- The debate about transparency in the relationship between the customer and the mutual fund agent reminds me about the debate which took place a long time ago on the transparency in the relationship between the customer and the BSE broker. In the bad old days, when you purchased shares, the BSE broker gave you a consolidated bill for the consideration which you had to pay. You were not supposed to ask what was the actual execution price at which shares were bought and what was the markup charged by the broker. It was as bad as buying a currency forward from a bank.
Thanks to SEBI's pushing, transparency came into the contract note of the BSE broker: today the contract note clearly shows the price at which the share was bought on the market and the markup charged by the broker. The same can and should be done with mutual funds.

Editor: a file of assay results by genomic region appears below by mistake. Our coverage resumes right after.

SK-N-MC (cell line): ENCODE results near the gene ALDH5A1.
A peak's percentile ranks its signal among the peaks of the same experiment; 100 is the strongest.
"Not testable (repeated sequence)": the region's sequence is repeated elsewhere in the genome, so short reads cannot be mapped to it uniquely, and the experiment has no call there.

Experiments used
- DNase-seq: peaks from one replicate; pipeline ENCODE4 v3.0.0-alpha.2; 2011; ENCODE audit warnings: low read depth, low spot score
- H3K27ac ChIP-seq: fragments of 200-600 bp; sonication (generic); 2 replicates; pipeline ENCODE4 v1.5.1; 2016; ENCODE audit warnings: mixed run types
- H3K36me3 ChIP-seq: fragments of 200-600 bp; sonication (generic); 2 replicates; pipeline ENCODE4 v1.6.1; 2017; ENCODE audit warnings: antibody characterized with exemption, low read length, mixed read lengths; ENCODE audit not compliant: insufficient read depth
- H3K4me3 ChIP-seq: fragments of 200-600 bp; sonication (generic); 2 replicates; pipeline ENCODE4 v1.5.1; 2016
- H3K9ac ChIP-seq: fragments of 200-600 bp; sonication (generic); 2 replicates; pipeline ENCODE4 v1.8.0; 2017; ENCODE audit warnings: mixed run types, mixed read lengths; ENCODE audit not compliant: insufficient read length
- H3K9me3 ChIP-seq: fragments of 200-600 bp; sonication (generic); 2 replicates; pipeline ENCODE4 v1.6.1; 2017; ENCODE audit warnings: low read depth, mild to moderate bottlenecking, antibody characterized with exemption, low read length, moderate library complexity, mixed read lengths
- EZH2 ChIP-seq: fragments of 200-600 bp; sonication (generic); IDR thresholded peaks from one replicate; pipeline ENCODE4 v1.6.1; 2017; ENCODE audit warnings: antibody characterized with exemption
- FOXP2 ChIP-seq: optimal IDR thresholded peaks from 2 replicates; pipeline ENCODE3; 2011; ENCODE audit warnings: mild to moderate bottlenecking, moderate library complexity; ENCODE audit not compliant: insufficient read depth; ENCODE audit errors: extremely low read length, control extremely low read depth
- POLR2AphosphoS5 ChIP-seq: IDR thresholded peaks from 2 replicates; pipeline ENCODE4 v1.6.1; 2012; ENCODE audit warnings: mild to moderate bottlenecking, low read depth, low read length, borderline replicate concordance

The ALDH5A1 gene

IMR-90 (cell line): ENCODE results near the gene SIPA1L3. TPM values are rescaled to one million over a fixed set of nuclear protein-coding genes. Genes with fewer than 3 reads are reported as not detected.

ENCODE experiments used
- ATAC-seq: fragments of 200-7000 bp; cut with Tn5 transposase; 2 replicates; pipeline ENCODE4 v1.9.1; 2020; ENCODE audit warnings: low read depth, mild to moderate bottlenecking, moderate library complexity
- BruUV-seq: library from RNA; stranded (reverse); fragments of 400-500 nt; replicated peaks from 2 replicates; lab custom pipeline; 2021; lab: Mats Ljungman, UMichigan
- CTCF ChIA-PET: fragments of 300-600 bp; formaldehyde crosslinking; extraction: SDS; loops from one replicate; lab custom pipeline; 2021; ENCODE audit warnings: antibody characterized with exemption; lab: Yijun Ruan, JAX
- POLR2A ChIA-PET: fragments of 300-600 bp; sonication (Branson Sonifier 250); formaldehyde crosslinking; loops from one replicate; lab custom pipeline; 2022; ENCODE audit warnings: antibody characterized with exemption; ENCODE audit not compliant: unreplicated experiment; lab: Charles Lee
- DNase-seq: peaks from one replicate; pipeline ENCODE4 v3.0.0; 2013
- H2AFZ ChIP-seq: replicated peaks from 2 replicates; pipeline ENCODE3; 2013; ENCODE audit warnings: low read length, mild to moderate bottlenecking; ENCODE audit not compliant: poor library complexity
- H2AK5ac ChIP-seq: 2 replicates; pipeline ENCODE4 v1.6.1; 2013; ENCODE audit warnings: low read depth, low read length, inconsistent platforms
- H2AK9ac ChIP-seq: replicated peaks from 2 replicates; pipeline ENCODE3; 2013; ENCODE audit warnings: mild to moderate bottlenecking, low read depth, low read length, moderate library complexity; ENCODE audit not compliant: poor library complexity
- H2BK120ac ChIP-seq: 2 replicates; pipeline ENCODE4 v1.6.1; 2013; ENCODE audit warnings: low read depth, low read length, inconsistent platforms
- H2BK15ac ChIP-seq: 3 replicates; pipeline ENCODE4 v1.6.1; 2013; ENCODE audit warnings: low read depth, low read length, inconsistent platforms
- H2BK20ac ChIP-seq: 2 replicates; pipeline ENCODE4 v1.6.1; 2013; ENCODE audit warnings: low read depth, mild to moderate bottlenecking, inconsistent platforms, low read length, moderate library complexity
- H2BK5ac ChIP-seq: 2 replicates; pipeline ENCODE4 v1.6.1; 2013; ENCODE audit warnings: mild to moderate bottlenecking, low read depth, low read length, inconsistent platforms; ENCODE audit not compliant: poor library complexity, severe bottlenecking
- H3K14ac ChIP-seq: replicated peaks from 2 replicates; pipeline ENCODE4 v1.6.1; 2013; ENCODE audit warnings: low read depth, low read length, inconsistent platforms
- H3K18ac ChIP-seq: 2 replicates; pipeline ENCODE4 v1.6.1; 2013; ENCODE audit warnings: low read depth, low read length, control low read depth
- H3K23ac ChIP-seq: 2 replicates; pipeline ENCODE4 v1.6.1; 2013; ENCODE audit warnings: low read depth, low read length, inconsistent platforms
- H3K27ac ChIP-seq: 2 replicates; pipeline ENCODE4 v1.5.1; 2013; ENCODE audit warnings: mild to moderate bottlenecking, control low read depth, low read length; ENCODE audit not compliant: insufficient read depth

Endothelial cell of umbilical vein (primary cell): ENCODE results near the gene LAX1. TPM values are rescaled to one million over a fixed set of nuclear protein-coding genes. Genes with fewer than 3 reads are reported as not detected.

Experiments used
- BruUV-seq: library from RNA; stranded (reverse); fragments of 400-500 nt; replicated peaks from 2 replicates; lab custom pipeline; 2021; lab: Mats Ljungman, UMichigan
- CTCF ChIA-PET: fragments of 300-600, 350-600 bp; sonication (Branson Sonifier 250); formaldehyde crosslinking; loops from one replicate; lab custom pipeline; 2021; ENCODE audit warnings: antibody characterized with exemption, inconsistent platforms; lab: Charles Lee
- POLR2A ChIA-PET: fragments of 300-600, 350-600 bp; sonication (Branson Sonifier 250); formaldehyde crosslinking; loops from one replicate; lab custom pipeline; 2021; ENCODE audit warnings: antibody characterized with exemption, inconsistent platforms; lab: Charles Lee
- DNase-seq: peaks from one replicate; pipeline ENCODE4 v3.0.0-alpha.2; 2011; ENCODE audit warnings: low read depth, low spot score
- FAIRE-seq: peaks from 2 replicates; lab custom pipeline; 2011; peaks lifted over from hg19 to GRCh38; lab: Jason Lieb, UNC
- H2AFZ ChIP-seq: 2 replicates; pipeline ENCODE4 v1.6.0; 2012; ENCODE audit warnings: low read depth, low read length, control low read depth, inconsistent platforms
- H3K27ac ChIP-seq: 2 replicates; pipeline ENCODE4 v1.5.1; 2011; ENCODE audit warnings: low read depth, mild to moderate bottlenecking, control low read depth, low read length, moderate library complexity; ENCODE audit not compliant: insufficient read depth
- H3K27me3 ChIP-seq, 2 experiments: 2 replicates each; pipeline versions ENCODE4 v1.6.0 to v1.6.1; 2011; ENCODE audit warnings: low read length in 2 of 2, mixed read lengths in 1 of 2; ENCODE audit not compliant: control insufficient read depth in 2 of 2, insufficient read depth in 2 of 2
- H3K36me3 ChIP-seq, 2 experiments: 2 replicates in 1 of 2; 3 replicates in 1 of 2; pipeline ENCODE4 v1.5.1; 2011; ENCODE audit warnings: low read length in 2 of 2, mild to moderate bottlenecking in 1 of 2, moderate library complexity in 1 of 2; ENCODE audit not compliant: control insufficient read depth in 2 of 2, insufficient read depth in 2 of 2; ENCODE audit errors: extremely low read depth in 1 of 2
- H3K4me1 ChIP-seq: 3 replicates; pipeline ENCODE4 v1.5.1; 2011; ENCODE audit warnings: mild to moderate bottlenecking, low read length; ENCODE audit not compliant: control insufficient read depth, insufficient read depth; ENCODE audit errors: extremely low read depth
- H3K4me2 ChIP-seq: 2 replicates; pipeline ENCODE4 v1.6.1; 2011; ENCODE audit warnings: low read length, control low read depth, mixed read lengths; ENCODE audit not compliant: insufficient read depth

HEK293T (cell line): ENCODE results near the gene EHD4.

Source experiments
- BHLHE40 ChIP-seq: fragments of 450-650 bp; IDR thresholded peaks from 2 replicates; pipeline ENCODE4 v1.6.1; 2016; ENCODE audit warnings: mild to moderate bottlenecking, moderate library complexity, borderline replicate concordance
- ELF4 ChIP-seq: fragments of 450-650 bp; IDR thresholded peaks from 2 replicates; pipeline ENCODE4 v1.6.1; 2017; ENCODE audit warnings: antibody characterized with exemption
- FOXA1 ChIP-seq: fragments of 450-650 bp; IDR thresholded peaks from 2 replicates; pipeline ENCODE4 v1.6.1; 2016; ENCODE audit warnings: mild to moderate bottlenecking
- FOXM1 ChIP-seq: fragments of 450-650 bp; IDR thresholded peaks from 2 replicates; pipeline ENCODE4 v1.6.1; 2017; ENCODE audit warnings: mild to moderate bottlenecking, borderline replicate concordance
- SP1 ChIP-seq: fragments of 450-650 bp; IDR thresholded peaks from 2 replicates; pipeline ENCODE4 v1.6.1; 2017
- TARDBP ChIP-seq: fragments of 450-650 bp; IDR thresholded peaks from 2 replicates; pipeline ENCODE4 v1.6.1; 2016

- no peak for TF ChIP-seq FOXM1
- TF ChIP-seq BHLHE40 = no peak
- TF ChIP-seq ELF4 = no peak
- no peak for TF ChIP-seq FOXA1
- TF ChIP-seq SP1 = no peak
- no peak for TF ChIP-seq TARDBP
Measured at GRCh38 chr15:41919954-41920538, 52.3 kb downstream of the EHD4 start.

- The second dimension is the extent to which the mutual fund agent is conflicted. I feel the mutual fund agent must be required to first show the customer a tariff card containing the fee earned by him on all the various products that he sells. This will help the customer have an better perspective on what advice is being given out.
And, Mobis Philipose has an article on the unique governance challenges of financial exchanges. I have long argued that profit-oriented and valuation-focused exchanges present difficult problems, particularly given the weaknesses of the legal system and regulation in India. See: link, link.